7 Ways to Kill Your Sales Deal
You need to sell your product or service and you’ve got a lot of competition. The Public Speaker outlines the 7 mistakes people make that kill the deal - plus, how to avoid them.
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Brian is the Sales Manager for a small home inspection company. Unfortunately for him, home inspectors, like real estate agents, are around every corner. So how does he get and maintain customers? Excellence at what he does. Impeccable communication skills. And candy.
Brian buys giant glass jars, fills them with candy, and delivers them to the reception desks at the 5 largest brokerages in the area. When Brian returns to refill them (each week!), he takes out the old candy and replaces it with new colors and flavors, and as he does so he chats with the receptionist, the agents in the front offices, and anyone else who’s around. He genuinely cares for other people and they look forward to his visits.
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Candy gets Brian in the door and the quality of his inspectors keeps clients coming back. What does he know about selling his company to his clients that other people don’t? He knows what breaks a deal – and then he does exactly the opposite.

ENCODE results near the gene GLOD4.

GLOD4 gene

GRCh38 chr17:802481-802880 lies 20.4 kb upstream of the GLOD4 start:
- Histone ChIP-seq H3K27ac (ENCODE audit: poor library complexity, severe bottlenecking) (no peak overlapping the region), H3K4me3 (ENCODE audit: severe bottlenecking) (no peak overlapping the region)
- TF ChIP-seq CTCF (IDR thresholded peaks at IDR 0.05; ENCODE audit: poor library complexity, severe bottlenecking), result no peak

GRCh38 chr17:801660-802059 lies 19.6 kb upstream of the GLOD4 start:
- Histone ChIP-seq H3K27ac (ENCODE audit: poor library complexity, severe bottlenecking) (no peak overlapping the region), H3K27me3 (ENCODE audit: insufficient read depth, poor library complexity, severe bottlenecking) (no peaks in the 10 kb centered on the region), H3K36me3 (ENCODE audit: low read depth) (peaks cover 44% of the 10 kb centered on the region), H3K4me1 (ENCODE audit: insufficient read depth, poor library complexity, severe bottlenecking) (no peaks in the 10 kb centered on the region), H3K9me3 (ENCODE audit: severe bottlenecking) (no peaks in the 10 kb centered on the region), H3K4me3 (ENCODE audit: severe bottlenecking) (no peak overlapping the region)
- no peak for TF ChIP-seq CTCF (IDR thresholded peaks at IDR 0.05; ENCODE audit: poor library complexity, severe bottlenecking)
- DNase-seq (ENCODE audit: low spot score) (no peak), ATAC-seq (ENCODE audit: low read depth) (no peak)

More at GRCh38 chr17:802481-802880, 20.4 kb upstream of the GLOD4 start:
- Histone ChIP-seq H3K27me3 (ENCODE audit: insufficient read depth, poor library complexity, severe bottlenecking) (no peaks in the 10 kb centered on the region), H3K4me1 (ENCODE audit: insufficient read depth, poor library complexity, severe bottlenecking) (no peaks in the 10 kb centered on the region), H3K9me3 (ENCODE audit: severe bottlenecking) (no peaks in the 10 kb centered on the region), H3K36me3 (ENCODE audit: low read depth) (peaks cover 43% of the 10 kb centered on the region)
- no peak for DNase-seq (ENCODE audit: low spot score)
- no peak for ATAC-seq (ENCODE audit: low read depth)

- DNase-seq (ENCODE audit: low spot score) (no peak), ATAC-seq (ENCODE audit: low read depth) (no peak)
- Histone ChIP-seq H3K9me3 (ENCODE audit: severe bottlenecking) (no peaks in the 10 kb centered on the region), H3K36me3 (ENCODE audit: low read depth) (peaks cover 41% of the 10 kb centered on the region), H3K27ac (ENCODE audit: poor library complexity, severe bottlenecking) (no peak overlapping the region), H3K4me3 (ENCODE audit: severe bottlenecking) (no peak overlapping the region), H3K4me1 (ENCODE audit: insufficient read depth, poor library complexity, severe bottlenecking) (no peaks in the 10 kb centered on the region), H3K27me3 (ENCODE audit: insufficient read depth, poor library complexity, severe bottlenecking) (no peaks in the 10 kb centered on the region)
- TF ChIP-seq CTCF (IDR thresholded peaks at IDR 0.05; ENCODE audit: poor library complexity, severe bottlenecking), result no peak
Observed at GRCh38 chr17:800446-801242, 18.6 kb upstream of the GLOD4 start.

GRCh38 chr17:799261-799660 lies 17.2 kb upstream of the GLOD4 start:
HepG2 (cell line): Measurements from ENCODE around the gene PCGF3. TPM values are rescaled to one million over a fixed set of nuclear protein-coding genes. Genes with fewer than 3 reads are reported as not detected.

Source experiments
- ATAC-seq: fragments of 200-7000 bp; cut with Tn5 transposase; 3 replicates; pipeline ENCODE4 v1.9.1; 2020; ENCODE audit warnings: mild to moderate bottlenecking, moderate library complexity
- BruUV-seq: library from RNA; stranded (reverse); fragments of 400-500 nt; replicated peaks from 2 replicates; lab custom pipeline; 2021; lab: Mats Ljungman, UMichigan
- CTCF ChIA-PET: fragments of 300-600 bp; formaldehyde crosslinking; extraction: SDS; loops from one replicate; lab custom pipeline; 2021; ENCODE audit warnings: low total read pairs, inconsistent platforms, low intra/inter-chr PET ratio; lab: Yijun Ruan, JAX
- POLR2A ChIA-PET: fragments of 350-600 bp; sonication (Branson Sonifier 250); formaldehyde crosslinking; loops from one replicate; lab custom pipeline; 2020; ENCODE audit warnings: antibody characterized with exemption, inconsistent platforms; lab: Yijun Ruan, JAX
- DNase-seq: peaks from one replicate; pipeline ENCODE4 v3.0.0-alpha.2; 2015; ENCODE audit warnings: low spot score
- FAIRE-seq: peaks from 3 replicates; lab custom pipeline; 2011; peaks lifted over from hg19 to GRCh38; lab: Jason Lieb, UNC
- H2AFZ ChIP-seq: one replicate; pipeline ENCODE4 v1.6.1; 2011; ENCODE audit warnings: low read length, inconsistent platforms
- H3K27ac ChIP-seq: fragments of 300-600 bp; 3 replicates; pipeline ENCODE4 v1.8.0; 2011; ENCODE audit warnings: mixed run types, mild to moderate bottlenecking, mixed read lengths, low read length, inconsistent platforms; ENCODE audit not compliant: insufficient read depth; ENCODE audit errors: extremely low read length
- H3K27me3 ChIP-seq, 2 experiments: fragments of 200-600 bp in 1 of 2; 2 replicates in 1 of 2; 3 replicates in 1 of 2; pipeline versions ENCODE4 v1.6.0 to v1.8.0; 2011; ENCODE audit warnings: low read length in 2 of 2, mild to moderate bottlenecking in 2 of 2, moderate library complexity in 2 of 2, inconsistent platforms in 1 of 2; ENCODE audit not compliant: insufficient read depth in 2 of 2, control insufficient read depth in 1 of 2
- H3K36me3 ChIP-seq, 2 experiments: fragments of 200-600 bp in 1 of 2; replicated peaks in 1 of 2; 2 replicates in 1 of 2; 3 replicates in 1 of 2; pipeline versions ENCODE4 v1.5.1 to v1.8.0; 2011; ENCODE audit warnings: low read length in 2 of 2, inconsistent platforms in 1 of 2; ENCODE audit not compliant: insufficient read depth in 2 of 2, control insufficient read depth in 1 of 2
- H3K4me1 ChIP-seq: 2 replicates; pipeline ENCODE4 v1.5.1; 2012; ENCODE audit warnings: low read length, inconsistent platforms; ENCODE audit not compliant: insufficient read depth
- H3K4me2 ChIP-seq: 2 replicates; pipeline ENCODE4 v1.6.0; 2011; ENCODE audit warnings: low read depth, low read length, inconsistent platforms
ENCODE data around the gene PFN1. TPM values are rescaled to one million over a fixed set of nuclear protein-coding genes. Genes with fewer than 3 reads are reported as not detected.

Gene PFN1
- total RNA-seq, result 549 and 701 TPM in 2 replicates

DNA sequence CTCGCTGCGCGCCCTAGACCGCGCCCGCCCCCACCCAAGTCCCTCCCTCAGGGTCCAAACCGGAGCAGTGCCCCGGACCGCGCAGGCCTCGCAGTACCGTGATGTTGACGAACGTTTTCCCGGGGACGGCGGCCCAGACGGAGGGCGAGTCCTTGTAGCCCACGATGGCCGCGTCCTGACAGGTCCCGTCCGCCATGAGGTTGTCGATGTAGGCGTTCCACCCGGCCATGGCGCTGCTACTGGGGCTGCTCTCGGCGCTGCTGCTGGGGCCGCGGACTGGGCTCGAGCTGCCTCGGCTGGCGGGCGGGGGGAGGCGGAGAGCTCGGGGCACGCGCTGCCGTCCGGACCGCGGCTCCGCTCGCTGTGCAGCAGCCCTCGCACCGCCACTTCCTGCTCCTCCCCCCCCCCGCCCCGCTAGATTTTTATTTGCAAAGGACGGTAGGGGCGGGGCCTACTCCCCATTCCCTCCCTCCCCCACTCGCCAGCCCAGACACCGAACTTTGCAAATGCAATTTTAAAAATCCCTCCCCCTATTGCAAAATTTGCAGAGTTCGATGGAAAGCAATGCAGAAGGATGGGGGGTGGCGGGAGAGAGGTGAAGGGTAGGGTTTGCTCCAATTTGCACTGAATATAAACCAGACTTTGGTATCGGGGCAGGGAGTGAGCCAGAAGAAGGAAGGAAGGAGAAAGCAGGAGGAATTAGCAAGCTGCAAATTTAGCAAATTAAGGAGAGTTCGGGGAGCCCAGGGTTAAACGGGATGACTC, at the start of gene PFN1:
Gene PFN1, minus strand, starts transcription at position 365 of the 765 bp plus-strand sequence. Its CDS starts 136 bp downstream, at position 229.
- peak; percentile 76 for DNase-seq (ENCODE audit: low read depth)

Here are 7 ways to be sure to kill your deal:
Deal Killer #1: Don’t Ask Questions
You’ve made so many pitches, you’ve heard it all; you’re too busy to ask questions ahead of time. You assume this prospect is just like others you’ve dealt with. However, before you can deliver a specific solution for this customer, you’ll need to first ask a lot of questions. How else will you understand this particular prospect’s challenges, problems and opportunities?
What does this customer want and need? What is their culture? How does this customer make decisions? What is your firm’s history with this client? How does this client view your industry in general? What might prevent them from buying now?
You’ll need to build rapport and develop relationships in order to find out. This means you’ll need to ask questions, a lot of questions, every time.
Deal Killer #2: Pitch Your Prospect With a One-Way Presentation
Once you gather as much information as you can, you need to use that information to drive your presentation. You need to continue the dialogue during the presentation. Ditch the standard pitch and switch instead to a collaborative, consultative conversation.
If you don’t customize your communication to the specific client sitting in front of you, you’ll lose them. Make sure everything you say and every point you make reflects the information you gathered, and make sure it does so across every piece of media that you use. Each slide, hand-out, or verbal point you offer needs to be about this client. It’s all about them.
Deal Killer #3: Don’t Emphasize Why You’re Unique
Do you have the most experience in your industry? Are you a high-quality, yet inexpensive solution? Is your customer service exceptional?
If you don’t tell them why you’re different from the rest, they won’t figure it out for themselves. It is critically important to communicate in a clear, concise, and compelling manner how your products and services uniquely solve the issues facing your prospect. Your potential client should find your products and services so valuable that the competition is irrelevant.